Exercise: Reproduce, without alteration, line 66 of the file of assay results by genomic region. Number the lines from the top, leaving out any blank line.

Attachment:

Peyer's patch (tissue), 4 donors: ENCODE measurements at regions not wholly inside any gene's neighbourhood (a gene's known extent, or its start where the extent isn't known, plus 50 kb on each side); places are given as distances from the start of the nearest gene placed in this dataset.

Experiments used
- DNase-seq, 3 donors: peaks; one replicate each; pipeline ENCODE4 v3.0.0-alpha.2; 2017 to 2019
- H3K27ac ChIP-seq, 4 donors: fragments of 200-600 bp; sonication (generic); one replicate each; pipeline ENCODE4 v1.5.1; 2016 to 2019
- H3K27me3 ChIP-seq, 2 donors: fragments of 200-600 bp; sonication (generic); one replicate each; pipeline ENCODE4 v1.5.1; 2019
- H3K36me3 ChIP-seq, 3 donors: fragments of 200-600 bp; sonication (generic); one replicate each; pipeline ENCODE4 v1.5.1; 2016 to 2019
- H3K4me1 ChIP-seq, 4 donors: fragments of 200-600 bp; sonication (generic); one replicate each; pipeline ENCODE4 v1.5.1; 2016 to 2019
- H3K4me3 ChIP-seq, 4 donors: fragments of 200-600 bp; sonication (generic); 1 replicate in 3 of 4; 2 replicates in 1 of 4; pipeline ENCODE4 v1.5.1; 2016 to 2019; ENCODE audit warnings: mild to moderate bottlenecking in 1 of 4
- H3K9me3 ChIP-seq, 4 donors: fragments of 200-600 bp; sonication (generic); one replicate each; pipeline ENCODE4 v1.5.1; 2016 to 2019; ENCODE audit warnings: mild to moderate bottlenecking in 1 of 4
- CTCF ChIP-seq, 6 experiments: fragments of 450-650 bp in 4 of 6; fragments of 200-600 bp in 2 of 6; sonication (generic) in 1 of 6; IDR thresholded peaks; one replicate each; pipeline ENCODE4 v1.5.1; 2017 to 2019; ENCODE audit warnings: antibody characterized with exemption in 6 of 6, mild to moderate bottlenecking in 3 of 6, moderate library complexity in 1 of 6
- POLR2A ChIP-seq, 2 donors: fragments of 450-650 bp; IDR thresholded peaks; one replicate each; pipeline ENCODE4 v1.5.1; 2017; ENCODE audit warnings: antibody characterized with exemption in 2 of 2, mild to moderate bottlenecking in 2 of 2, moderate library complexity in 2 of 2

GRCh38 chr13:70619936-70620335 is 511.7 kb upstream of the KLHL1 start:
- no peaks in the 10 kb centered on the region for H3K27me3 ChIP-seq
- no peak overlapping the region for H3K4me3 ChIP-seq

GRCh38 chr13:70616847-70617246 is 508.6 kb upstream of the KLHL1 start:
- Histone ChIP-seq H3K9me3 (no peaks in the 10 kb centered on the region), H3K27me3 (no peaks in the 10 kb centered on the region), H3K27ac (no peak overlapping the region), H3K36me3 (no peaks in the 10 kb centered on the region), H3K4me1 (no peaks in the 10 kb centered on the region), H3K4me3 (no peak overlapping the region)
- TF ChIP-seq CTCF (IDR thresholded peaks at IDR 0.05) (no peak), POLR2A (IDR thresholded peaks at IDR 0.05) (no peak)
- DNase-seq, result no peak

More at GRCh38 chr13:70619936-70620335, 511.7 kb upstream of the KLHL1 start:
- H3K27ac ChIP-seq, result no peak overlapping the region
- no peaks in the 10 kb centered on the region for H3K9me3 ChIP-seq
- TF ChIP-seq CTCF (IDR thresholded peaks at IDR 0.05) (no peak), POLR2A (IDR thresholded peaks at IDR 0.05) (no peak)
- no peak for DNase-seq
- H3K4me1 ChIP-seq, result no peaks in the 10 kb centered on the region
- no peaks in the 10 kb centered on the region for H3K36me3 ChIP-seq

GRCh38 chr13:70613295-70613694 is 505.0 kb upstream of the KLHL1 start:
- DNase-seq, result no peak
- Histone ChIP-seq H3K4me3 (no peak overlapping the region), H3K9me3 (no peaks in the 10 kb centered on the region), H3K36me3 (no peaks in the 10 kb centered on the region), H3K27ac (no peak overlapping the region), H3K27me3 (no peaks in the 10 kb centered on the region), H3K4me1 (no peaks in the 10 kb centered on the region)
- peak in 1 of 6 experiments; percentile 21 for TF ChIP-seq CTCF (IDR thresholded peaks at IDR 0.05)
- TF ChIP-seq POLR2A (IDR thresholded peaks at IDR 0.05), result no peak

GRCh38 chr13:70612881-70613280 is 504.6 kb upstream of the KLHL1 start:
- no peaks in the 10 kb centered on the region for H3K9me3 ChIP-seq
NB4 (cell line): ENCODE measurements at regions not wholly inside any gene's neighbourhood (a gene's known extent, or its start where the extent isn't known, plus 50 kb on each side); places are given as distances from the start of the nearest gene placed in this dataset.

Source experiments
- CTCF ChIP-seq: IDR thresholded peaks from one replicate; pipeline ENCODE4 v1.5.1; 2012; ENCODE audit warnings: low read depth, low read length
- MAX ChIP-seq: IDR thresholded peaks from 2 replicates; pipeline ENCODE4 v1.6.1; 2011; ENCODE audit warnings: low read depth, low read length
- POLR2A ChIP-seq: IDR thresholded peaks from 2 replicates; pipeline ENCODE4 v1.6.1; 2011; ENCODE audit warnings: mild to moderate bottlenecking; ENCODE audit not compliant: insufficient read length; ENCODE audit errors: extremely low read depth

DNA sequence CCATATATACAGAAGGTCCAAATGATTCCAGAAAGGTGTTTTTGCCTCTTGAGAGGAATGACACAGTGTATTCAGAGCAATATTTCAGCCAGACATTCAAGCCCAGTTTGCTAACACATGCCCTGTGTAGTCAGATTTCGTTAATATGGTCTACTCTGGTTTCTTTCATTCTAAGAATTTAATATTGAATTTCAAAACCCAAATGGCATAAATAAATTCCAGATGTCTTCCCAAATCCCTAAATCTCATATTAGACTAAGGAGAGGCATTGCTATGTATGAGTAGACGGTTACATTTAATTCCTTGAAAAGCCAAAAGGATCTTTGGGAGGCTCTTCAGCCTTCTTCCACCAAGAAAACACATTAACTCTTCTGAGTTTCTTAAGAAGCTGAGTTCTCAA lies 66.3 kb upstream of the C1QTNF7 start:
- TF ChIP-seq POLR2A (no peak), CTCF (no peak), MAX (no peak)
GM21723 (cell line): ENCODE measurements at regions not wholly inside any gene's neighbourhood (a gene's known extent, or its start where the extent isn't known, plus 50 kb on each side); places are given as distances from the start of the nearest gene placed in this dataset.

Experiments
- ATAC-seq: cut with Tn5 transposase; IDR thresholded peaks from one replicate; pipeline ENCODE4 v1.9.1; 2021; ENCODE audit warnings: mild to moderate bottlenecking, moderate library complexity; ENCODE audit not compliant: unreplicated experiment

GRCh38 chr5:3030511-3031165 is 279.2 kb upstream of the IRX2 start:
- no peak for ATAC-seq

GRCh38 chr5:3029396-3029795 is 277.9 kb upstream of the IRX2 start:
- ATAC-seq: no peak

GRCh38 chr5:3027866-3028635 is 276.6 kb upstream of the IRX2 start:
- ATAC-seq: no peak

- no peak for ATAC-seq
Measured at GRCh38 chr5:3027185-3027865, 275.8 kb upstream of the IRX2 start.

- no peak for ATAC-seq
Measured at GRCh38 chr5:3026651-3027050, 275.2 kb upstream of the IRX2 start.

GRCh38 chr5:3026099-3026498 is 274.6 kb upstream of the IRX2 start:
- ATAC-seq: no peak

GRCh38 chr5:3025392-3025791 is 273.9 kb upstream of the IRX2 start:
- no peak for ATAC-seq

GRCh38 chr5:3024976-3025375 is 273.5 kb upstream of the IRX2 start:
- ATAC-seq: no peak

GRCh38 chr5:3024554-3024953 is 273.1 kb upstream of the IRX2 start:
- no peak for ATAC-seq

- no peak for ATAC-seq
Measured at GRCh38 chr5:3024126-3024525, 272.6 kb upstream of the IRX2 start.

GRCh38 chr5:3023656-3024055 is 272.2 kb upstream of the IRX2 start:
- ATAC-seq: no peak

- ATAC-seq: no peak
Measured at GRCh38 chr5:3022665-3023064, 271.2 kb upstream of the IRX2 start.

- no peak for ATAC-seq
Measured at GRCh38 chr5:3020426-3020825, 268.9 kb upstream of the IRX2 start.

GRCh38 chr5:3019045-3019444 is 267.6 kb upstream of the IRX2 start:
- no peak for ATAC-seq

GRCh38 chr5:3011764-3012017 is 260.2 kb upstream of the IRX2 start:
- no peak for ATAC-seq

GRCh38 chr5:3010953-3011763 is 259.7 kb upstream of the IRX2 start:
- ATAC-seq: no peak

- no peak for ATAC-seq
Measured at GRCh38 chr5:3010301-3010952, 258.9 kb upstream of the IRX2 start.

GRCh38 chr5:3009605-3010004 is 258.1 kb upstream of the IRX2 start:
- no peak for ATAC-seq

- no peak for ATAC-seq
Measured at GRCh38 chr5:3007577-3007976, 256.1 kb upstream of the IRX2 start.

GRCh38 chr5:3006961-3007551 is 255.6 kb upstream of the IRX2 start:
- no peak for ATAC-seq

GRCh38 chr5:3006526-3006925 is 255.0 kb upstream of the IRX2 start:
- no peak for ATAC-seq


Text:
Measured at GRCh38 chr5:3022665-3023064, 271.2 kb upstream of the IRX2 start.